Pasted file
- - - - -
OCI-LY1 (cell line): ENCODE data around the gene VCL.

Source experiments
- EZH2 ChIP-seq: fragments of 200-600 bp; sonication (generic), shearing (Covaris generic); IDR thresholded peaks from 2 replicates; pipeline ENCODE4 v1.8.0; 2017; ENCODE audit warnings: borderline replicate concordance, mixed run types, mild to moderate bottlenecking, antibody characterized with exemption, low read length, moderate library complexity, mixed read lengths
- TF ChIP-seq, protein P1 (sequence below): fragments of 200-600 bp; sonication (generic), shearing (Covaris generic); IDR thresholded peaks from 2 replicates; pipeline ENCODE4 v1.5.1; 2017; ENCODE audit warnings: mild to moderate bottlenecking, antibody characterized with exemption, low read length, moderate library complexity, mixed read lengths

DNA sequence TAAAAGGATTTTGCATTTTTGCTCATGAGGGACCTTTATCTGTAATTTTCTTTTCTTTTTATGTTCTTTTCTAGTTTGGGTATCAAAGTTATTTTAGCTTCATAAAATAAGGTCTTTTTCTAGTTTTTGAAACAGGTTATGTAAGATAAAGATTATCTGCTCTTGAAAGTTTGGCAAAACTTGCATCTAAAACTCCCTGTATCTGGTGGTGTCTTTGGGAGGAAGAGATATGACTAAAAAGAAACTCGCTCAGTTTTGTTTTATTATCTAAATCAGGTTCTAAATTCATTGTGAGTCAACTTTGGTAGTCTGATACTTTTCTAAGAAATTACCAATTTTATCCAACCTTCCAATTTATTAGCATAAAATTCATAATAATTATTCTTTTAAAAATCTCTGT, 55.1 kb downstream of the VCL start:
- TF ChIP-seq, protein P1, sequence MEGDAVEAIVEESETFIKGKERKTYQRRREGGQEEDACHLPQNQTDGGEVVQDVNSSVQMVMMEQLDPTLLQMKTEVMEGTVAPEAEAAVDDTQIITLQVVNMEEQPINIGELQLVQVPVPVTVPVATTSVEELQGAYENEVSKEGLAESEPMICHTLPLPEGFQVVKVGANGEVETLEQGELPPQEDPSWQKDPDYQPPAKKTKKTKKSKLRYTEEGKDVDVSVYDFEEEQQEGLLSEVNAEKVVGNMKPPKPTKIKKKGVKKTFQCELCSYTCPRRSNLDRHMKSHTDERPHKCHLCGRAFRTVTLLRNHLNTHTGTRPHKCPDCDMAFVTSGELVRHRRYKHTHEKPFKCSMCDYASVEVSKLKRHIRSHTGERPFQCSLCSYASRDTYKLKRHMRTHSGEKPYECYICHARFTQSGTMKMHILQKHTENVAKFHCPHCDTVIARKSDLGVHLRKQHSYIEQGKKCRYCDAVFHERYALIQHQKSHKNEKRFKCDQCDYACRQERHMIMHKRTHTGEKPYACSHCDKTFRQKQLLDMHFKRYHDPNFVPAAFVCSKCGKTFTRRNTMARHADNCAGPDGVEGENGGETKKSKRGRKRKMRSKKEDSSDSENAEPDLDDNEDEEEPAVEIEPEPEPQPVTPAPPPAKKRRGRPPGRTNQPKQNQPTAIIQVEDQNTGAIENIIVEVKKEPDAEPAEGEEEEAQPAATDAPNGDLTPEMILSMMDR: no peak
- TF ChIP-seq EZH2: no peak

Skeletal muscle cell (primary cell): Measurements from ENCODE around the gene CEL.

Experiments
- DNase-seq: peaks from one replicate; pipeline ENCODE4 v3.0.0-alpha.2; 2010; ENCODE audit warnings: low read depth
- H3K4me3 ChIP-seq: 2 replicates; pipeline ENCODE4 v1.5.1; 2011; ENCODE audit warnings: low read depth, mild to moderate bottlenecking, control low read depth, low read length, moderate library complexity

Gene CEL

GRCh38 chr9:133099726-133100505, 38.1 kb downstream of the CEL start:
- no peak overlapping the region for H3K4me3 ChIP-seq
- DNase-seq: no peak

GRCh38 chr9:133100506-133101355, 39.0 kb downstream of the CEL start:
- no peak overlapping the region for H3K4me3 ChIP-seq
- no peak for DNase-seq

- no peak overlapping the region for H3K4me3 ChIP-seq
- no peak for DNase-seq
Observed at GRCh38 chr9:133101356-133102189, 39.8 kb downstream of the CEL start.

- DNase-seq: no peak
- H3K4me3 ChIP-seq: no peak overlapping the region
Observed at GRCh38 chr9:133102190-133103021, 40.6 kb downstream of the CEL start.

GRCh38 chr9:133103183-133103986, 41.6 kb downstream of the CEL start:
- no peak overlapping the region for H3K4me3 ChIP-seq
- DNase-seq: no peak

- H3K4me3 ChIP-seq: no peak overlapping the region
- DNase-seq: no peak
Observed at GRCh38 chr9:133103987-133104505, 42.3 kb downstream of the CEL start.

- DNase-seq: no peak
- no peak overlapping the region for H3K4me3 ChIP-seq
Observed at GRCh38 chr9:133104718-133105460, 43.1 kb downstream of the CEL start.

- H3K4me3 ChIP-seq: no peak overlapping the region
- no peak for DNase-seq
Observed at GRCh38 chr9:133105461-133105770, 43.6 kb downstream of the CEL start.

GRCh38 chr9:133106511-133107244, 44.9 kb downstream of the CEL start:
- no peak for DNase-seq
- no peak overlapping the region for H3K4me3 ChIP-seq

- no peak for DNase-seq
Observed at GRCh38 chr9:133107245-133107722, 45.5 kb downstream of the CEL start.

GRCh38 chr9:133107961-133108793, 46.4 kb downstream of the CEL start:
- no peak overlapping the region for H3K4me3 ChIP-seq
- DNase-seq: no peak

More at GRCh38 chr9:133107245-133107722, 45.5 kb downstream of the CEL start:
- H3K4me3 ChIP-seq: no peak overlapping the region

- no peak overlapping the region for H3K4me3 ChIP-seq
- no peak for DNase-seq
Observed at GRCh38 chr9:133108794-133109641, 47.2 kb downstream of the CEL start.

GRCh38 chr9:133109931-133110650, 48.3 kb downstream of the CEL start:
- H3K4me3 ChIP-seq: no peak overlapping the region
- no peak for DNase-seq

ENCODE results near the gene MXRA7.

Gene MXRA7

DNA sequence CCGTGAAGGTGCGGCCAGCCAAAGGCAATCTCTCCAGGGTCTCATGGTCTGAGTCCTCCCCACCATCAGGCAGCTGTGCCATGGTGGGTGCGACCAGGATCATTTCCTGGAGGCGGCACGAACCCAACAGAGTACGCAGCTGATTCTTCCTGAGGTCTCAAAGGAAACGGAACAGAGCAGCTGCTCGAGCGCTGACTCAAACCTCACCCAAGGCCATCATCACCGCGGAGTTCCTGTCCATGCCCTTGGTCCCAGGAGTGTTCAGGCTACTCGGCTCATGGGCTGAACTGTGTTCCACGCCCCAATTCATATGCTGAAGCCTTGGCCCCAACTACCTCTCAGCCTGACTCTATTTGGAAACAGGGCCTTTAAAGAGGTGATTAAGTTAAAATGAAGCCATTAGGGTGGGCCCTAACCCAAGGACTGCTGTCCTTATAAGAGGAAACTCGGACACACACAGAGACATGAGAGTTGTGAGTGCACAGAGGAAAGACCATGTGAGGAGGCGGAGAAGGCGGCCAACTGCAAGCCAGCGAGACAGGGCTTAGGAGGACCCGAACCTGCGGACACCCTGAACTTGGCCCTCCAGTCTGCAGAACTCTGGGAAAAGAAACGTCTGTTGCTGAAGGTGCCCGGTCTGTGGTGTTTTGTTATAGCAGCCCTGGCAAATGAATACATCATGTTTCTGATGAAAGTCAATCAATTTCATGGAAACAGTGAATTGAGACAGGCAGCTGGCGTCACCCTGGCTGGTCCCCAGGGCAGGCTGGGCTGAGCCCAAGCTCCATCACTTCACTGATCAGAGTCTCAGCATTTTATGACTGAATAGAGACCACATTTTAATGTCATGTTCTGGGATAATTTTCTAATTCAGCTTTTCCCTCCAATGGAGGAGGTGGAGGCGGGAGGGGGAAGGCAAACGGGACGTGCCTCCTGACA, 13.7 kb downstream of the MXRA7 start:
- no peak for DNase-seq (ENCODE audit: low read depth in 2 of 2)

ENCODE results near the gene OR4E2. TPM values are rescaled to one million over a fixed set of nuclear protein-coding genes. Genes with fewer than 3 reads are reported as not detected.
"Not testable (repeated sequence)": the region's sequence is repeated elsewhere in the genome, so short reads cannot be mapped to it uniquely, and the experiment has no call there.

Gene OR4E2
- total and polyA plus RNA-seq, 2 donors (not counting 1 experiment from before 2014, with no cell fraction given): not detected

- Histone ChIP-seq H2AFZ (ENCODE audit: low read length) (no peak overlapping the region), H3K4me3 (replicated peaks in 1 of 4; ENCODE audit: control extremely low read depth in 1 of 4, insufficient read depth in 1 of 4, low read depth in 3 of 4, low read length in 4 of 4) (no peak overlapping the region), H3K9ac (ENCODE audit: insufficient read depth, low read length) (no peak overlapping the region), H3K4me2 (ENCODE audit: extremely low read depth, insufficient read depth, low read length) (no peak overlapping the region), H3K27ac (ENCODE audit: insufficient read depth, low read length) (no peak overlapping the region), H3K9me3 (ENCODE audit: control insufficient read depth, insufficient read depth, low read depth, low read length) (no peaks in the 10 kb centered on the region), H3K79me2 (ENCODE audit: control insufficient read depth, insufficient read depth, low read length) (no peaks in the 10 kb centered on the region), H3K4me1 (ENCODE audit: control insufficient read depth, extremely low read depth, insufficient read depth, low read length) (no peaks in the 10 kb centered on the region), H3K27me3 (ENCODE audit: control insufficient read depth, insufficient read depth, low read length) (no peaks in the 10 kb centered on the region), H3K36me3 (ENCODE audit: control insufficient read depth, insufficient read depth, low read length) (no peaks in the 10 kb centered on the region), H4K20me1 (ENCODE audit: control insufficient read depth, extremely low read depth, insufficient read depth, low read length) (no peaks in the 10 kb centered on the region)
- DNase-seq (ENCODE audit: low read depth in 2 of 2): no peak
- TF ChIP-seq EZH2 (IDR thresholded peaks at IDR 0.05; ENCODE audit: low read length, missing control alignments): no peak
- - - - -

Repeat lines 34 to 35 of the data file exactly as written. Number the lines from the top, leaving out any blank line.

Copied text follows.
- H3K4me3 ChIP-seq: no peak overlapping the region
- no peak for DNase-seq